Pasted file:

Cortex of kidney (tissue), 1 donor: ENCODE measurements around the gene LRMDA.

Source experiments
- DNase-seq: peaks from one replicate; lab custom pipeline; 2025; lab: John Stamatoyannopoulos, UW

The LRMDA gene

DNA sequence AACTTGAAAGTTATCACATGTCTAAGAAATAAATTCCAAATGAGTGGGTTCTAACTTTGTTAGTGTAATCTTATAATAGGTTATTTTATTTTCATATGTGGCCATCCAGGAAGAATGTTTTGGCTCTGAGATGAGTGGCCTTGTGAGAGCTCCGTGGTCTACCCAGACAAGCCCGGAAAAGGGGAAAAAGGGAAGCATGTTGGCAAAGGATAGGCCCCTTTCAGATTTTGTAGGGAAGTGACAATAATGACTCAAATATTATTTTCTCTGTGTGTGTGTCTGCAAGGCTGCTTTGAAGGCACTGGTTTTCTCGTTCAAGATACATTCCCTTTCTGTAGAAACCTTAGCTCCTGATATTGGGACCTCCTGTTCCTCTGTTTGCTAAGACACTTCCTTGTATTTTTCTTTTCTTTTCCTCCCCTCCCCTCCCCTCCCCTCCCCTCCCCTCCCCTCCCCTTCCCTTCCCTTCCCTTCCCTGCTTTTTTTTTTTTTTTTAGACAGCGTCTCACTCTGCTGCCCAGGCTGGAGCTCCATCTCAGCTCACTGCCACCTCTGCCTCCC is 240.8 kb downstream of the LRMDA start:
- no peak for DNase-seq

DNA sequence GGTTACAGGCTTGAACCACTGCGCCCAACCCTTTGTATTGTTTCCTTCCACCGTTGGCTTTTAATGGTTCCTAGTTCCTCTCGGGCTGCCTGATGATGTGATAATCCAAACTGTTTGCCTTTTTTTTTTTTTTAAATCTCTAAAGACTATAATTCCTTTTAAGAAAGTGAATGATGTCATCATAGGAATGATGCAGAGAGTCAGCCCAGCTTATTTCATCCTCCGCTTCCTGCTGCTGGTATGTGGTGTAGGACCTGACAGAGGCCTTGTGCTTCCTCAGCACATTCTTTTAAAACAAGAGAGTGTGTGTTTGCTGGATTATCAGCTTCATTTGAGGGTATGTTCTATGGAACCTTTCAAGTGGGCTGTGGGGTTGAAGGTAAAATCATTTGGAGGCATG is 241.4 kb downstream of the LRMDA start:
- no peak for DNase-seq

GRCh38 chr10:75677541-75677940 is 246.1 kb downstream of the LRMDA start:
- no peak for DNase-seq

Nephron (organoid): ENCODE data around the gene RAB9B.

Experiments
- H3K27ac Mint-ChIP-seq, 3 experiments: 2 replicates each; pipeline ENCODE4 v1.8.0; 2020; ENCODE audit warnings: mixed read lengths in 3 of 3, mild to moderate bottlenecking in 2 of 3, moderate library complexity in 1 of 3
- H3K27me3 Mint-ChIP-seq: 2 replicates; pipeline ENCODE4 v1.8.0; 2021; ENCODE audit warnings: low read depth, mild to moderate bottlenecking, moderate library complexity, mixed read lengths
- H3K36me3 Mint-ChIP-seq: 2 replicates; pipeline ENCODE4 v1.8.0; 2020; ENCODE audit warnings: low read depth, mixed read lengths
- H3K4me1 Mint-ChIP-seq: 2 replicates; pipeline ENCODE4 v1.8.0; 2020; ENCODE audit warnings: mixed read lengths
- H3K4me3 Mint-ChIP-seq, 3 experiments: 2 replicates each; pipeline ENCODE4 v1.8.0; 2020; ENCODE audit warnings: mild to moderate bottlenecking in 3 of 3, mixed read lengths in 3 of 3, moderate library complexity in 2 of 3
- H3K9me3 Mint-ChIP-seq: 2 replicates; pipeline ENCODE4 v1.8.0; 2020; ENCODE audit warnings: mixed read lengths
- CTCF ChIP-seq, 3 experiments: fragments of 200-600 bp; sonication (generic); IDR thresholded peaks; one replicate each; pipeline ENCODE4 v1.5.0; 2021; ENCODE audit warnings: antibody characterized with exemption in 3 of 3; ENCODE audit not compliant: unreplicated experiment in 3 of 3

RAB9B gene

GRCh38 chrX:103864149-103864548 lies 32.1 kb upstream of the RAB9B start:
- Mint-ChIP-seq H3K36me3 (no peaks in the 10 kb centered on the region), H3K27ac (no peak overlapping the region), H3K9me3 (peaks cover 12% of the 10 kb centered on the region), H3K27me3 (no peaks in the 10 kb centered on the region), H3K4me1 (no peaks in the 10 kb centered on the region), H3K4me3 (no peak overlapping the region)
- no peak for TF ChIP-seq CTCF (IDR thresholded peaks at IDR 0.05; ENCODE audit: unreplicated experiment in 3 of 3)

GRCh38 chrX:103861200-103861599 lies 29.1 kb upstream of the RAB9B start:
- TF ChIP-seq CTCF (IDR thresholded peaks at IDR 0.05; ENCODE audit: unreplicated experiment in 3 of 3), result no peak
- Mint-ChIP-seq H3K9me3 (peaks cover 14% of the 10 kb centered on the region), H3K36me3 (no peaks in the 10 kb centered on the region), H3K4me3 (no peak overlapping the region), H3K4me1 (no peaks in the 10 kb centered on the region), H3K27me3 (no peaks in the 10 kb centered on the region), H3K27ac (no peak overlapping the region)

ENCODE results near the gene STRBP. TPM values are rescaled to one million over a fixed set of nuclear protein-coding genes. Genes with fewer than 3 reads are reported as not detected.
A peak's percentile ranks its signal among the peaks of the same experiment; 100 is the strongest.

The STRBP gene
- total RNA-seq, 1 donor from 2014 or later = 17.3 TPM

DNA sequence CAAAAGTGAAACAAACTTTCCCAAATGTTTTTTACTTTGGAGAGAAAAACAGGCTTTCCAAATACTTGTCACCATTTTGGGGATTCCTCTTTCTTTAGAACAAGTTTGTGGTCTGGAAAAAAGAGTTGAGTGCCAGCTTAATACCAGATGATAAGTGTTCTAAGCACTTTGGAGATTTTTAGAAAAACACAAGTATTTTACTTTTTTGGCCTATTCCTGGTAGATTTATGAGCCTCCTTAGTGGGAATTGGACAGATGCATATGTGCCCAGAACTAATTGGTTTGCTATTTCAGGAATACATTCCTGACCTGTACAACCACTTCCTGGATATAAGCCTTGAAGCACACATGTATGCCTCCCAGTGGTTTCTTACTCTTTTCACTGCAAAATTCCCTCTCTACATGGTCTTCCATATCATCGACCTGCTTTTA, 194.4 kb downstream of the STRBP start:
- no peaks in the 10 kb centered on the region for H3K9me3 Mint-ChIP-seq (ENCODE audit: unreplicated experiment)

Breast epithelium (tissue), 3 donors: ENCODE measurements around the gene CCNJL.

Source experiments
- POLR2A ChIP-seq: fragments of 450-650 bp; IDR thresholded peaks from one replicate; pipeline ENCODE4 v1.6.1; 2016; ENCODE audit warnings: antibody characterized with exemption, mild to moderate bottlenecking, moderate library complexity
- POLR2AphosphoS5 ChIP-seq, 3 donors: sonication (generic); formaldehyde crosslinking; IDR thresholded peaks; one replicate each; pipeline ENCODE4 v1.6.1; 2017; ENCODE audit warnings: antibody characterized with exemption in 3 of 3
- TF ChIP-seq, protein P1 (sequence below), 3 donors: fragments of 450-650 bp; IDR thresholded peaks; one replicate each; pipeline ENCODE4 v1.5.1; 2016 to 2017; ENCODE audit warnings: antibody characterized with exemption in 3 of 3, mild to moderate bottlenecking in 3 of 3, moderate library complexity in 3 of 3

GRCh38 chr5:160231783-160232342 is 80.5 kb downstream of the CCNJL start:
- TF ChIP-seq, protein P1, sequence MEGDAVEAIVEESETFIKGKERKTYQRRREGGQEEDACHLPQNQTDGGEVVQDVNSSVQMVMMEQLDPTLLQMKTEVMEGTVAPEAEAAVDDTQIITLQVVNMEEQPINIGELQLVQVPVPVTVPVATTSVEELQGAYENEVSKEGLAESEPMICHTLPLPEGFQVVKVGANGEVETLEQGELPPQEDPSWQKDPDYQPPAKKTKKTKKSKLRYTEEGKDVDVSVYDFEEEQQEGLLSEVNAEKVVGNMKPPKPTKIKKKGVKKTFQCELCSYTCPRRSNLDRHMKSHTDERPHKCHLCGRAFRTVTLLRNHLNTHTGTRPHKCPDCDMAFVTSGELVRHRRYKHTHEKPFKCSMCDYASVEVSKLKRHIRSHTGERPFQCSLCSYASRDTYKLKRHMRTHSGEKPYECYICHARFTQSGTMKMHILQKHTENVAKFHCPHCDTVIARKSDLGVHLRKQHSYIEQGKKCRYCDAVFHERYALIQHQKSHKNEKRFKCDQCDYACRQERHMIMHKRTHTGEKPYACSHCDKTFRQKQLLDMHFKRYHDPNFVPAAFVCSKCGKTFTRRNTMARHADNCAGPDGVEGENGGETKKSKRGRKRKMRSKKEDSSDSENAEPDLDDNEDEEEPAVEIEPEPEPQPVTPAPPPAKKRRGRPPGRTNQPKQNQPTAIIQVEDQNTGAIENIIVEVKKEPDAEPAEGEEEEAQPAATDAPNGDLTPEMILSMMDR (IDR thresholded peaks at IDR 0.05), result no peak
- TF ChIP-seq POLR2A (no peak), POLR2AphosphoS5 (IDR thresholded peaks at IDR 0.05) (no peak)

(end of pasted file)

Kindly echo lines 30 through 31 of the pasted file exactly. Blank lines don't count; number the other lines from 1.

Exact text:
- total RNA-seq, 1 donor from 2014 or later = 17.3 TPM

DNA sequence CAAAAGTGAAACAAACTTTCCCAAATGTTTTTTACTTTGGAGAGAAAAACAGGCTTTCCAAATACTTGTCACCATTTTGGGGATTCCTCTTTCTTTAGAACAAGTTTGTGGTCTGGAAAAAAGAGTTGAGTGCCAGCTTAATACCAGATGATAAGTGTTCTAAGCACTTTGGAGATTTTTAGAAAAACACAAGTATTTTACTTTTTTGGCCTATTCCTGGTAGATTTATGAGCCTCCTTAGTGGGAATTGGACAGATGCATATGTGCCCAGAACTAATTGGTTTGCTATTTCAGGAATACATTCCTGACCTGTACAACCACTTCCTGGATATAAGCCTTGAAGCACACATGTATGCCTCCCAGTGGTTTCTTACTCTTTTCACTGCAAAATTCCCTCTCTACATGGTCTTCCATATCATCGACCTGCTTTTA, 194.4 kb downstream of the STRBP start: